Suicide counselor’s lessons ring true for many at training session

Suicide counselor’s lessons ring true for many at training session

This article appeared in The Daily Memphian on September 17, 2019.

A counselor who lost her son to suicide gave a room full of parents and teachers specific things to look for, ask and say to fragile and destructive people who may turn to death as an answer.

Grace McLaren, who holds a master’s degree in counseling and personnel, offered the free training Thursday at Bornblum Jewish Community School. More than 200 people showed up to participate in her 1 ½-hour interactive presentation. She also conducts longer coaching sessions, as she did for Bornblum teachers, staff and other educators in August.

“I wish I’d had this knowledge sooner,” said Jeff Kay, whose 14-year-old son killed himself in March 2018. “The reality is, I should have been asking more questions.”

McLaren wants to take First Responder Coaching to individuals and organizations across the city and do for suicide what training “average Joes” in CPR did for heart attack survivability. While personal tragedy sparked her efforts to coach people about suicide intervention, the training is timely in a society riddled with depression, suicide and suicide attempts, even among children.

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According to McLaren, what is predictable is preventable – and 80% of fragile people give clear warning signs before taking their own lives. The counselor gave the crowd a number of statistics, some culled from the Centers for Disease Control, including that or one in four children are sad or feel hopeless and one in six seriously contemplate suicide.

To determine if a child or an adult is in a fragile state – the precursor to being destructive to themselves or others ­­­– McLaren provided the audience signs to look for. They included isolation, changes in hygiene, eating challenges and lack of eye contact.

She put the “key signs of fragile” and “key signs of suicidal” on a postcard for participants to take home. The postcard also gave the telephone number for the National Suicide Prevention Lifeline, 800-273-8255. McLaren suggested everyone put the number in their children’s cell phones, even if they think they’ll never need it.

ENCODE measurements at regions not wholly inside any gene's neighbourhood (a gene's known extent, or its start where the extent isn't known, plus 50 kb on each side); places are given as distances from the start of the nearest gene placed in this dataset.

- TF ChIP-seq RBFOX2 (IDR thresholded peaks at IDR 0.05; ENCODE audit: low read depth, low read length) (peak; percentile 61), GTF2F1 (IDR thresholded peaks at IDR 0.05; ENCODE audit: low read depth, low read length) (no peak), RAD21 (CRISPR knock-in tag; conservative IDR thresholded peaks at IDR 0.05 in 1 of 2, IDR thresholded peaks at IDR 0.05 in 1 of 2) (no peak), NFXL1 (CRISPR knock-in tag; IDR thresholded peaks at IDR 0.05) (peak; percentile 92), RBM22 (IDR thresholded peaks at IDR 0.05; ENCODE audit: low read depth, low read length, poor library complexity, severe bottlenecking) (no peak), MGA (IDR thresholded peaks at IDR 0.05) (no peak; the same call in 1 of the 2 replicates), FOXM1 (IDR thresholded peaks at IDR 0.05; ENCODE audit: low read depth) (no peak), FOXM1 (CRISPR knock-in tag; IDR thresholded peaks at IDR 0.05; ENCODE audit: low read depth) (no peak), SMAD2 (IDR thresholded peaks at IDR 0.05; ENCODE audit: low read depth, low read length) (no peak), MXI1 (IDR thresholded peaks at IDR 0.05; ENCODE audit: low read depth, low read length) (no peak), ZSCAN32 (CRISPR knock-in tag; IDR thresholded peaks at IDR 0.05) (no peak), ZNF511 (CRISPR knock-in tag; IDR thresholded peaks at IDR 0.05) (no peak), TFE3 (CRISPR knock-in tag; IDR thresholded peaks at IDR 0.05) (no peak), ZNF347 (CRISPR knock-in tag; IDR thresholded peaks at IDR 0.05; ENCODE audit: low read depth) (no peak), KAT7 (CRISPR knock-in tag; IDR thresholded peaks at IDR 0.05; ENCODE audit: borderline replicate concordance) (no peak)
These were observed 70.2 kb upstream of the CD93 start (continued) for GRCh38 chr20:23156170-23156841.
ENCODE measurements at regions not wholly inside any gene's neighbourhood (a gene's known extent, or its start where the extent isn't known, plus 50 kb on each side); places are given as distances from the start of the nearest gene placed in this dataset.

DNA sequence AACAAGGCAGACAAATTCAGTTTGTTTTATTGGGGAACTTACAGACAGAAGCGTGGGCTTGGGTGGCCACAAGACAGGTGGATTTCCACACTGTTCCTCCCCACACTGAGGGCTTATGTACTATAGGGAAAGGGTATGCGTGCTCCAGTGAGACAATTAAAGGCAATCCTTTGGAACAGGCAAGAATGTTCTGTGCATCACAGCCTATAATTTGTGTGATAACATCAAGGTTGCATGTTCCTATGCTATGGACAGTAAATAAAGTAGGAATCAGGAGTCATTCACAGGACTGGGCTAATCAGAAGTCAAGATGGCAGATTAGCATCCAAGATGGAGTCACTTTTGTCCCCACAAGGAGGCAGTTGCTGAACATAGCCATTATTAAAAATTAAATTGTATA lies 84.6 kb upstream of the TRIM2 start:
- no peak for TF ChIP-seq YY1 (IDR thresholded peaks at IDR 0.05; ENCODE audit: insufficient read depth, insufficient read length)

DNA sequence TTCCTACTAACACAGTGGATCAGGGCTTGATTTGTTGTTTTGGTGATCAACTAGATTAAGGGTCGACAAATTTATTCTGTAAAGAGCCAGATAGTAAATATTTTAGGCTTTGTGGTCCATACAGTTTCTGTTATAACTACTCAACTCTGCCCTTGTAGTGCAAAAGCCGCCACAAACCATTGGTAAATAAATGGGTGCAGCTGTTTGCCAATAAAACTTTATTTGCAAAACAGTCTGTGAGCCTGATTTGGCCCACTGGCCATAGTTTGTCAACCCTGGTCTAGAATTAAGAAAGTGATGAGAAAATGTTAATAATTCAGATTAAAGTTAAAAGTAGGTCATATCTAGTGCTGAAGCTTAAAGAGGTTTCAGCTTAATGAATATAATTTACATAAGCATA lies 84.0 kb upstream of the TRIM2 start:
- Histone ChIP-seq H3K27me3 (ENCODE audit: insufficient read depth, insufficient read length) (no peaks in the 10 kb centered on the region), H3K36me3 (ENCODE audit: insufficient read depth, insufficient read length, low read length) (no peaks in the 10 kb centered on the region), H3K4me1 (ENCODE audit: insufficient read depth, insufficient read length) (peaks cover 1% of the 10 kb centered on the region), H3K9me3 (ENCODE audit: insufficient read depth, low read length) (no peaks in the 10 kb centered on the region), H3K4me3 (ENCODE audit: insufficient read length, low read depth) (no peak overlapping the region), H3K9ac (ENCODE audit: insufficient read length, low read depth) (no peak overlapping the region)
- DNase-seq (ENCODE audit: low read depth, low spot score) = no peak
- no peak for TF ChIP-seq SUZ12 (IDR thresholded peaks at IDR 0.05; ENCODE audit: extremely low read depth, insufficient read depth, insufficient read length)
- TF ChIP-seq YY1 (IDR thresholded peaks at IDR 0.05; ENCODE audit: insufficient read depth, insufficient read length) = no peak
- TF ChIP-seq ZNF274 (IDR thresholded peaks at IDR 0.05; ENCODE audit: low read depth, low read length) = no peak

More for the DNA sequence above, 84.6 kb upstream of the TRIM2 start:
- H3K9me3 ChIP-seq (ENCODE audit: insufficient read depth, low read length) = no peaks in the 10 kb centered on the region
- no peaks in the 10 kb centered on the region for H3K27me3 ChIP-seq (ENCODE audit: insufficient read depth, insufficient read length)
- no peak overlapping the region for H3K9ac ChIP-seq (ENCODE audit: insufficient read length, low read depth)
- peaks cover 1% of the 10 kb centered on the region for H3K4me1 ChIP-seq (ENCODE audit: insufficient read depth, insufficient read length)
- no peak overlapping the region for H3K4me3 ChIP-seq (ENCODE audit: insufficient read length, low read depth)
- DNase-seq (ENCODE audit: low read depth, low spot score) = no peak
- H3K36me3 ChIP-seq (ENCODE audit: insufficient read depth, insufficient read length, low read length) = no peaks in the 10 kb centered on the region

To go from identifying fragile and suicidal states to intervening, McLaren introduced “voices” — the dark voice, the light voice and the parent voice.

Sarah Harrison, a lawyer and the mother of two girls, found the voices discussion enlightening. Using those terms, she now feels capable of identifying fragility in her daughters.

“It empowers me to talk to (them) in addition to what the therapist says, or to dialogue with the therapist,” Harrison said. “And that I don’t have to wait.”

The dark voice drains energy. This voice, said McLaren, tells the individual she is not worthy or not capable. The light voice seeks support and natural rewards to override the darkness. The parent voice, she said, assesses the dark and light voices, disarms unhelpful messages and offers strategies to overcome obstacles. We all need to develop the regulating parent voice, she said, and mothers and fathers can help children learn to listen and activate it.

To take a person from listening to the dark voice to a healthier voice, parents must engage a child to discover the root cause of the voice. Ask them, “What is your pain?” “What is the dark voice saying? — I’m a failure? I’m not lovable enough to have friends? I failed all my tests?

The parent must then challenge the lie – but what if the dark voice seems to be telling the truth? McLaren told the audience to dig deep into the root cause and then help the person come up with a plan. Perhaps it will be learning skills to make friends or tutoring.

Lauren Tochner, a mother and teacher, said she’d never heard about the voices before, but will never forget them now. The coaching will help her in personal and professional situations. Importantly, the coaching will help her know what not to say, too.

As in, “what’s wrong with you?” or anything that glosses over a person’s feelings or shuts them down.

McLaren offered alternative questions to ask after recognizing a fragile or suicidal sign or when someone specifies their pain and admits they want to harm themselves. She suggested, “What is happening with you? Something seems wrong. Let’s talk.”

“Be present,” McLaren said. “Hear their pain. Listen to their story. If they say they are ‘fine,’ you can point out things you’ve seen. Enter their circle with the greatest respect.”

The Sidney Kay Foundation, founded by Jeff and Larissa Kay, sponsored the coaching event. Jeff Kay knows he did the best he could with the knowledge he had when his son showed signs of what he now recognizes as precursors to suicide, but he has three living children who can benefit from what he learned from McLaren.

“This was a good introductory class,” he said. “I think there’s a high chance this will resonate with a lot of people.”

McLaren charges for presentations on a sliding scale based on the venue, including corporate, schools and nonprofit rates. Visit to learn more.

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